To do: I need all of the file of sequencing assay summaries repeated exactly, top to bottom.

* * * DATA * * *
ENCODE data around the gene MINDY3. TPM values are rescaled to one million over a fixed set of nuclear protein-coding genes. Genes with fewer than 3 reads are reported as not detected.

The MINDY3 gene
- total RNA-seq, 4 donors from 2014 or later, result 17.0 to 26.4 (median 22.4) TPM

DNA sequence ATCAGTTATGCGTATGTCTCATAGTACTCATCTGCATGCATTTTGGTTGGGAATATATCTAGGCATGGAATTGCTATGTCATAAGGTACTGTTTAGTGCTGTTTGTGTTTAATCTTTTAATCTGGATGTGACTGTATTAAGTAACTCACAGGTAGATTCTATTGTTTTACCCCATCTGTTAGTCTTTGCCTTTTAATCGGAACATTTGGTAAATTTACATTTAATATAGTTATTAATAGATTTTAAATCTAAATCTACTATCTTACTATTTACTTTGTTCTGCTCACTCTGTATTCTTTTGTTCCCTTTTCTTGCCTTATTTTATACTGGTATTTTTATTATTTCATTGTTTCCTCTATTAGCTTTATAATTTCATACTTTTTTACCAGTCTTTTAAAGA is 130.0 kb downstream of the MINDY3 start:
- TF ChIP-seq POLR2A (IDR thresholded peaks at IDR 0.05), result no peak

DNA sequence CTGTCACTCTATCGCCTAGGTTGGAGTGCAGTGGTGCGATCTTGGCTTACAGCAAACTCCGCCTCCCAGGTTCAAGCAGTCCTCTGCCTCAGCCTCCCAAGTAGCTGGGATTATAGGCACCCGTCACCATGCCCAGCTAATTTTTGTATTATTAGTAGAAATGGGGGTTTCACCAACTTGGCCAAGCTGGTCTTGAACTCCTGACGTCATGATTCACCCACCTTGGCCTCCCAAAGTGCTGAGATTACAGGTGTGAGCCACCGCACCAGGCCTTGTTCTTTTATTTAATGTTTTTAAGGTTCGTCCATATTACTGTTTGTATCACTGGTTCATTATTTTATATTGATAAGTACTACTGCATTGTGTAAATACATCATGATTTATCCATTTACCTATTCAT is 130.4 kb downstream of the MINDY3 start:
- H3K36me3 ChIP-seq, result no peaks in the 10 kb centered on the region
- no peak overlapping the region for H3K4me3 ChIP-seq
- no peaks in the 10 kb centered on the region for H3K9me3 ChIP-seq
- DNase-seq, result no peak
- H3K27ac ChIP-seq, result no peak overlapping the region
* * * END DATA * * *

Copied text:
ENCODE data around the gene MINDY3. TPM values are rescaled to one million over a fixed set of nuclear protein-coding genes. Genes with fewer than 3 reads are reported as not detected.

The MINDY3 gene
- total RNA-seq, 4 donors from 2014 or later, result 17.0 to 26.4 (median 22.4) TPM

DNA sequence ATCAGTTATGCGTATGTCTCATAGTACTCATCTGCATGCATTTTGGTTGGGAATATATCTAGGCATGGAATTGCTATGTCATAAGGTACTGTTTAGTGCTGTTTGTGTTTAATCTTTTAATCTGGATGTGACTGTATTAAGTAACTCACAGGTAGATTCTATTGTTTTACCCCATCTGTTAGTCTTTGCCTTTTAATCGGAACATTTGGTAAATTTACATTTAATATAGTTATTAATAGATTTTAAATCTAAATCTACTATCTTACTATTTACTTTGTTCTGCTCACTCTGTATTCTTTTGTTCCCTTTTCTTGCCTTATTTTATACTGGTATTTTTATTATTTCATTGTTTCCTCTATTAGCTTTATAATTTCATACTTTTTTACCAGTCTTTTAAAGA is 130.0 kb downstream of the MINDY3 start:
- TF ChIP-seq POLR2A (IDR thresholded peaks at IDR 0.05), result no peak

DNA sequence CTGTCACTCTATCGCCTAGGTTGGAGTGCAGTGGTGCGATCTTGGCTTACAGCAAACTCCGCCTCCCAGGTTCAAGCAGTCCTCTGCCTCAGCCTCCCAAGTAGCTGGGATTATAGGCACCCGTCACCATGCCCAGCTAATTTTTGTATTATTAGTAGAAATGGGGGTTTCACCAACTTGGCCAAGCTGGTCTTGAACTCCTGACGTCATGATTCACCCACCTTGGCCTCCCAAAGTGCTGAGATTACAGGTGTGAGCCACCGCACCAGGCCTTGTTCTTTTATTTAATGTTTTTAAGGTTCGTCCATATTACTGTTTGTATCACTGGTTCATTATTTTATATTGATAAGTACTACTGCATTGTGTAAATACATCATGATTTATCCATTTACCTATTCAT is 130.4 kb downstream of the MINDY3 start:
- H3K36me3 ChIP-seq, result no peaks in the 10 kb centered on the region
- no peak overlapping the region for H3K4me3 ChIP-seq
- no peaks in the 10 kb centered on the region for H3K9me3 ChIP-seq
- DNase-seq, result no peak
- H3K27ac ChIP-seq, result no peak overlapping the region